The U.S. dealt a significant blow to al Qaeda leader Ayman al-Zawahiri when an American drone aircraft killed his right-hand man, say terrorism experts, but they caution the group has a deep bench to fill the void.
U.S. officials confirmed Tuesday that a drone strike in Pakistan killed Abu Yahya al-Libi, the group's most significant setback since Osama bin Laden was killed in May 2011. He became the terror syndicate's No. 2 leader when Zawahiri assumed the top spot after bin Laden was killed by U.S. commandos.
Terrorism experts say al-Libi had become a major force—and thinker—within the organization.
"There's no doubt this is significant. He had a unique set of skills that made him an up-and-comer," says Rick "Ozzie" Nelson of the Center for Strategic and International Studies. "He was charismatic, like bin Laden was. He was more of a scholar. ... And he was a seasoned operator."
"Someone with those three characteristics will be very hard to replace," adds Nelson.
Al-Libi ascended al Qaeda's power ranks after he escaped from an Afghan prison in 2005. CBS News first reported U.S. officials on Tuesday confirmed the drone strike killed the No. 2 terrorist.
Joshua Foust of the American Security Project dubbed al-Libi "the guy behind Zawahiri," saying he "has been in one of the most dangerous positions for a terrorist to have the last decade."
Terrorism analysts noted since Washington launched its war on al Qaeda following the 9/11 terrorist attacks, U.S. officials from the George W. Bush and Barack Obama administrations have touted drone and ground attacks that have killed high-ranking terrorist leaders.
"I can think of at least [several] al-Libis to have risen through the ranks of al Qaeda only to be killed off in some way by the U.S.," Foust says. "Ultimately, this is because 'the guy behind Zawahiri' must take a slightly more visible role. So he is easier to target."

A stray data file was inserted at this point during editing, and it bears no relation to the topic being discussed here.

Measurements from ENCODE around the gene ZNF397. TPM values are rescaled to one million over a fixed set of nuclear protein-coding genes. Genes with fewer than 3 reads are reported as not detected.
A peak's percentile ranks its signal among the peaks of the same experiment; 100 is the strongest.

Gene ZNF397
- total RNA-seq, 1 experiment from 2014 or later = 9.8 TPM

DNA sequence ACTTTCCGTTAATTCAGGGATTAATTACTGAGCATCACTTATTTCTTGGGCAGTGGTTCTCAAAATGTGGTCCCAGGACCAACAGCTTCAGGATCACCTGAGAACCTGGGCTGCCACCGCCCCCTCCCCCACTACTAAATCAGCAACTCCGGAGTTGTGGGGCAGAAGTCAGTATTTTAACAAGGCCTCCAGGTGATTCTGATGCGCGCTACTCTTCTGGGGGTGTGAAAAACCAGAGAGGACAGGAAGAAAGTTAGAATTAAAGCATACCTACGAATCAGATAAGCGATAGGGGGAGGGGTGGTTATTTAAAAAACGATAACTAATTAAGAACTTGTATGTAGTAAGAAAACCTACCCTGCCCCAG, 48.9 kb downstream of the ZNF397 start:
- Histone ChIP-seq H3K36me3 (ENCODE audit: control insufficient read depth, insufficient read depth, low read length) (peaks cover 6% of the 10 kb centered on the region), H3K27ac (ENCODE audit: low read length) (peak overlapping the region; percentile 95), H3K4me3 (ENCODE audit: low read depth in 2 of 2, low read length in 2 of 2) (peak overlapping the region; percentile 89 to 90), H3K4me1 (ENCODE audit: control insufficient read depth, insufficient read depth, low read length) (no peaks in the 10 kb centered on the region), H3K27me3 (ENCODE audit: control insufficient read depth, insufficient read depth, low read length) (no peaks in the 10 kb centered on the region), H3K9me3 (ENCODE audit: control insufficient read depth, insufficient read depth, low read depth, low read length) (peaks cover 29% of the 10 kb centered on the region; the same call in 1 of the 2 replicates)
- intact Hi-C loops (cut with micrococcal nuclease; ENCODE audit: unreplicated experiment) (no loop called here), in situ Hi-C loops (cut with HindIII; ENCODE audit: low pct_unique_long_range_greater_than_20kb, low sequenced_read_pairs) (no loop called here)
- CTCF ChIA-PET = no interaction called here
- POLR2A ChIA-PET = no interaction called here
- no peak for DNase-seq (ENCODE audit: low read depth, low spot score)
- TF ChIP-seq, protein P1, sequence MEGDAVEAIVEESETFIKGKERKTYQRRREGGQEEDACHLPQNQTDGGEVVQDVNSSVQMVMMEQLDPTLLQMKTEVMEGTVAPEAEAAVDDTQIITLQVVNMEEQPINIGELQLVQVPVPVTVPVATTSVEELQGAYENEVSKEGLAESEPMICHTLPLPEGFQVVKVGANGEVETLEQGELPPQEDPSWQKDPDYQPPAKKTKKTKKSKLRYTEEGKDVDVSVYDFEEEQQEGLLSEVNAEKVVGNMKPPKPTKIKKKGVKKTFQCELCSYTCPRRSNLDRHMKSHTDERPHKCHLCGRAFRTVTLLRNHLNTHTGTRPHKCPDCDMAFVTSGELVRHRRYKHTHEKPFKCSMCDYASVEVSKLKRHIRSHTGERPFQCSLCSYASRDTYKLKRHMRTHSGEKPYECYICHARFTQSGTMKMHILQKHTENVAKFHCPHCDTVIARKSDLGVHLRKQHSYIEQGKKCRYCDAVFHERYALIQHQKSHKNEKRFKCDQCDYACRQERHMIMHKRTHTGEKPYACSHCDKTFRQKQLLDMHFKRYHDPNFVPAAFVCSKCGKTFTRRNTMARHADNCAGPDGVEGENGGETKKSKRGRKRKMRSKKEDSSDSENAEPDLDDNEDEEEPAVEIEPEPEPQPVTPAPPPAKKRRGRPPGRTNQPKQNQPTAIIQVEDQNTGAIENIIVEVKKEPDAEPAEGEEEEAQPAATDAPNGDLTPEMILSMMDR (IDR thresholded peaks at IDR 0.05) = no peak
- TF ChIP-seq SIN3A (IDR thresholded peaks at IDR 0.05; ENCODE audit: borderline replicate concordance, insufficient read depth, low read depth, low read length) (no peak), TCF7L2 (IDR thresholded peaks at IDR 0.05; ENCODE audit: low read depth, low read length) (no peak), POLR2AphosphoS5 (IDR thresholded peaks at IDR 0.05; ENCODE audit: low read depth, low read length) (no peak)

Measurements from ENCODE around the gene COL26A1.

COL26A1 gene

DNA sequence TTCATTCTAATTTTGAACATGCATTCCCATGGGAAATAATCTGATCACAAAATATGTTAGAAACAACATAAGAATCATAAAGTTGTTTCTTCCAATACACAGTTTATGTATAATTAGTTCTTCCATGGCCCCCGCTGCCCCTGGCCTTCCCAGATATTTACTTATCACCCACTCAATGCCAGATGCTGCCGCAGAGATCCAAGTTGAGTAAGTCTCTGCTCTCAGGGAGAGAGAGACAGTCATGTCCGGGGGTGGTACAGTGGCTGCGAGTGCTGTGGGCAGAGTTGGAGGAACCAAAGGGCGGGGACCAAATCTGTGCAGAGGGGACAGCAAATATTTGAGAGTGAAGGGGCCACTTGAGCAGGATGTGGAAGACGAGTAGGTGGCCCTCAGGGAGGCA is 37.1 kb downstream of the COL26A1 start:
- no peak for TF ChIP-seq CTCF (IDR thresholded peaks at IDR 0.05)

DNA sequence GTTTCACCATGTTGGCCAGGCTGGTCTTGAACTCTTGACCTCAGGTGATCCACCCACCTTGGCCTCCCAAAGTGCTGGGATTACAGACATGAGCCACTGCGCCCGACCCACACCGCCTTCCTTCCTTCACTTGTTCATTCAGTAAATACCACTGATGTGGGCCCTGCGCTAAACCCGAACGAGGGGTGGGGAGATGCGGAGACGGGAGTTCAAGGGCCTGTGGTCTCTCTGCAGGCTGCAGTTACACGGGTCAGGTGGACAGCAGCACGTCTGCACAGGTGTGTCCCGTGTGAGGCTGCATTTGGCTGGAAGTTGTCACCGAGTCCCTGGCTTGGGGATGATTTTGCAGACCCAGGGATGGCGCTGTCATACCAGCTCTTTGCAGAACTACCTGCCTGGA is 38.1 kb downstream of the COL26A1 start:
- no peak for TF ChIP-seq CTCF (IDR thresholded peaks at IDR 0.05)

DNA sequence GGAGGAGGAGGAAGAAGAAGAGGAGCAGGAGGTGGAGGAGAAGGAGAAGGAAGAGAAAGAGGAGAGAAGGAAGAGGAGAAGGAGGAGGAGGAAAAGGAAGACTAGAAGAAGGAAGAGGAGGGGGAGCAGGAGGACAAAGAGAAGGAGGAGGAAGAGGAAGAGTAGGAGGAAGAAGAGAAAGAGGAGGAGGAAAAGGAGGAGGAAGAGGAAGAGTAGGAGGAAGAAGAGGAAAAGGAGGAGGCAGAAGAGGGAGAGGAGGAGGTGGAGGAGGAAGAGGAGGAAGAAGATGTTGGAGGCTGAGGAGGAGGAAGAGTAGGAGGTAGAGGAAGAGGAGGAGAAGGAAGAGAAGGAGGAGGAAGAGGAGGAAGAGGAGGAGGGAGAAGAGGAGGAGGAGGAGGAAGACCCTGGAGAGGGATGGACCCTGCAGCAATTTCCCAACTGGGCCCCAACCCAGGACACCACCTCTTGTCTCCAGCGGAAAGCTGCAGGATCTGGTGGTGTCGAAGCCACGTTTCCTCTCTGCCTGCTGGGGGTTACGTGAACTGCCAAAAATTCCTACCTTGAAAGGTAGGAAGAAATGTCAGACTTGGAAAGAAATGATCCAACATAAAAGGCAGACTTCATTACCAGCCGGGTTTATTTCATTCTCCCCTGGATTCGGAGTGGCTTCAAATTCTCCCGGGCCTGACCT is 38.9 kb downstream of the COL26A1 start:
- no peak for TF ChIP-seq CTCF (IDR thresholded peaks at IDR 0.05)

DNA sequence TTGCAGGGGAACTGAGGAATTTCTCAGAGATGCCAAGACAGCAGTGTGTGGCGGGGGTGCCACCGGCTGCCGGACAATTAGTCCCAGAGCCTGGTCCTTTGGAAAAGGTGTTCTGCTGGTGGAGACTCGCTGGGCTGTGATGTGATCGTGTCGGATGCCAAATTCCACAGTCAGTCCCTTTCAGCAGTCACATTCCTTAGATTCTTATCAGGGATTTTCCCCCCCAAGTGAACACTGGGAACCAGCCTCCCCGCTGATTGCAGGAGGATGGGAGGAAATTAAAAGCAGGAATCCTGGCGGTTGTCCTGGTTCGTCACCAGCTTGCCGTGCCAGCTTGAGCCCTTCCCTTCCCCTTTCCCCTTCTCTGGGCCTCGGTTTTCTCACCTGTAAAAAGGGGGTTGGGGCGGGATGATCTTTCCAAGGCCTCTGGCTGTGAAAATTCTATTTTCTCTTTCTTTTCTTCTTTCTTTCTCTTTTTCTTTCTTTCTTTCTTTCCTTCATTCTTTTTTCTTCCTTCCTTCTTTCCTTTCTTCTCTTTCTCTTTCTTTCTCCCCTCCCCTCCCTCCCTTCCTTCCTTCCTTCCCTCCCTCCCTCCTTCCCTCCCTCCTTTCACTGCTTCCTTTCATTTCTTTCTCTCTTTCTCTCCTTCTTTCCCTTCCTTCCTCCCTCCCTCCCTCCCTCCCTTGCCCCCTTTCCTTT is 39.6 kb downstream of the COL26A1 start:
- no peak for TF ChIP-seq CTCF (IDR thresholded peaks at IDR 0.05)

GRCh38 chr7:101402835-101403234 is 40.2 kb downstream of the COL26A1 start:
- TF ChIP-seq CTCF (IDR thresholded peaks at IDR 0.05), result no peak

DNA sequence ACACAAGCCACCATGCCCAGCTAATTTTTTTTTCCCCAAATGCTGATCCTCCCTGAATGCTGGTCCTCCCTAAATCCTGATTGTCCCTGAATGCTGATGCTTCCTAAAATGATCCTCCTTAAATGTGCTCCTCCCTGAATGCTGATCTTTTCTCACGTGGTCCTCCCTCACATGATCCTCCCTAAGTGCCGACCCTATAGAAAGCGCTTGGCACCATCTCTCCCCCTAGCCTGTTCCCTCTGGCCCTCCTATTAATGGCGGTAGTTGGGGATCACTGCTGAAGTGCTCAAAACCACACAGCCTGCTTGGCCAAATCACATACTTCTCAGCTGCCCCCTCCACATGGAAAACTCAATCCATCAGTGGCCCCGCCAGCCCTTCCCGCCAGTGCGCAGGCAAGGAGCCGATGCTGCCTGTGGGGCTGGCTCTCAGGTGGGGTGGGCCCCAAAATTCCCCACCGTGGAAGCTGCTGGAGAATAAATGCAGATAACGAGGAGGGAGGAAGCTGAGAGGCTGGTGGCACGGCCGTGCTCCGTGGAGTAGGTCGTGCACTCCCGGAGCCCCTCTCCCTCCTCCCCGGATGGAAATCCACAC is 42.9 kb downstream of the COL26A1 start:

Every time the U.S. has captured or killed a senior al Qaeda official, the group has quickly replaced them without veering off its major goals of attacking the United States, as well as its interests and allies around the globe.
"This is not going to change their game plan," says Nelson. "They have taken a lot of hits lately ... but they will stay focused on their goal of killing the United States."
Some question whether the strike will give the U.S. much of a leg up against al Qaeda.
"It seems like every time the U.S. announces one of these killings, it's going to be the final nail in al Qaeda's coffin," says Bill Roggio, editor of the Foundation for Defense of Democracies' Long War Journal. "But their bench is far deeper than this administration gives credit."
Roggio panned the Obama administration for its heavy reliance on drone strikes. "George W. Bush got raked over the coals for doing just what the Obama administration is doing: Trying to kill their way out this." Roggio says to eventually defeat al Qaeda, the U.S. needs a broader strategy that combats several issues: state sponsorship of—"and indifference to"—terrorism; ungoverned areas where al Qaeda operatives and cells "can hide and grow"; and combating the group's ideology.
Terrorism experts predict the No. 2 official's death likely will not cripple the organization, but they agree it will distract al-Zawahiri and his top aides while they settle on a replacement.
"The sad fact of the matter is that this really won't alter things too much," says Foust. "Al-Qaeda is, in a way, used to losing the No. 2 guy behind Zawahiri because it's happened so often."